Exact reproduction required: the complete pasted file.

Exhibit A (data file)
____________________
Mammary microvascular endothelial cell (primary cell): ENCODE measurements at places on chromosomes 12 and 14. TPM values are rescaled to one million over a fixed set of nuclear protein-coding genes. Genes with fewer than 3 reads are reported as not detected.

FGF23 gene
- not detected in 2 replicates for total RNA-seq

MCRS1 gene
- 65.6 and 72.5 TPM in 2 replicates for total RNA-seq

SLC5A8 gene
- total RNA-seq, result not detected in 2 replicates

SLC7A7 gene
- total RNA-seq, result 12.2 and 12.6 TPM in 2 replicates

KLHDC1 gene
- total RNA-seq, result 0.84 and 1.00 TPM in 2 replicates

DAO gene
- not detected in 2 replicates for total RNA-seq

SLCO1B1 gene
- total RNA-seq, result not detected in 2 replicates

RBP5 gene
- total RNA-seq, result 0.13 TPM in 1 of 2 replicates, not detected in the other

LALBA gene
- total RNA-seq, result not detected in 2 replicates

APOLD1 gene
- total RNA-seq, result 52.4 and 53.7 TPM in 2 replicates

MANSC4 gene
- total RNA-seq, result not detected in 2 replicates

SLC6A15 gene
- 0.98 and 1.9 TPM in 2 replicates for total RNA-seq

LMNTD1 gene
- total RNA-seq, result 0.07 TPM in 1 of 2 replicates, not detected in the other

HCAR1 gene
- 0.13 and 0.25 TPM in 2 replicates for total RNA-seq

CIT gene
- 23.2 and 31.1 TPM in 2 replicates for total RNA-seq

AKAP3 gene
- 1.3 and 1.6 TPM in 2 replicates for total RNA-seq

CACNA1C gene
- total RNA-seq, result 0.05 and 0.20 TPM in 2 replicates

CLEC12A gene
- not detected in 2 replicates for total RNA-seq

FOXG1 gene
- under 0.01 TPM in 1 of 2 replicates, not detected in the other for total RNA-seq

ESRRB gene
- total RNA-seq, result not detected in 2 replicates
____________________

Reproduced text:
Mammary microvascular endothelial cell (primary cell): ENCODE measurements at places on chromosomes 12 and 14. TPM values are rescaled to one million over a fixed set of nuclear protein-coding genes. Genes with fewer than 3 reads are reported as not detected.

FGF23 gene
- not detected in 2 replicates for total RNA-seq

MCRS1 gene
- 65.6 and 72.5 TPM in 2 replicates for total RNA-seq

SLC5A8 gene
- total RNA-seq, result not detected in 2 replicates

SLC7A7 gene
- total RNA-seq, result 12.2 and 12.6 TPM in 2 replicates

KLHDC1 gene
- total RNA-seq, result 0.84 and 1.00 TPM in 2 replicates

DAO gene
- not detected in 2 replicates for total RNA-seq

SLCO1B1 gene
- total RNA-seq, result not detected in 2 replicates

RBP5 gene
- total RNA-seq, result 0.13 TPM in 1 of 2 replicates, not detected in the other

LALBA gene
- total RNA-seq, result not detected in 2 replicates

APOLD1 gene
- total RNA-seq, result 52.4 and 53.7 TPM in 2 replicates

MANSC4 gene
- total RNA-seq, result not detected in 2 replicates

SLC6A15 gene
- 0.98 and 1.9 TPM in 2 replicates for total RNA-seq

LMNTD1 gene
- total RNA-seq, result 0.07 TPM in 1 of 2 replicates, not detected in the other

HCAR1 gene
- 0.13 and 0.25 TPM in 2 replicates for total RNA-seq

CIT gene
- 23.2 and 31.1 TPM in 2 replicates for total RNA-seq

AKAP3 gene
- 1.3 and 1.6 TPM in 2 replicates for total RNA-seq

CACNA1C gene
- total RNA-seq, result 0.05 and 0.20 TPM in 2 replicates

CLEC12A gene
- not detected in 2 replicates for total RNA-seq

FOXG1 gene
- under 0.01 TPM in 1 of 2 replicates, not detected in the other for total RNA-seq

ESRRB gene
- total RNA-seq, result not detected in 2 replicates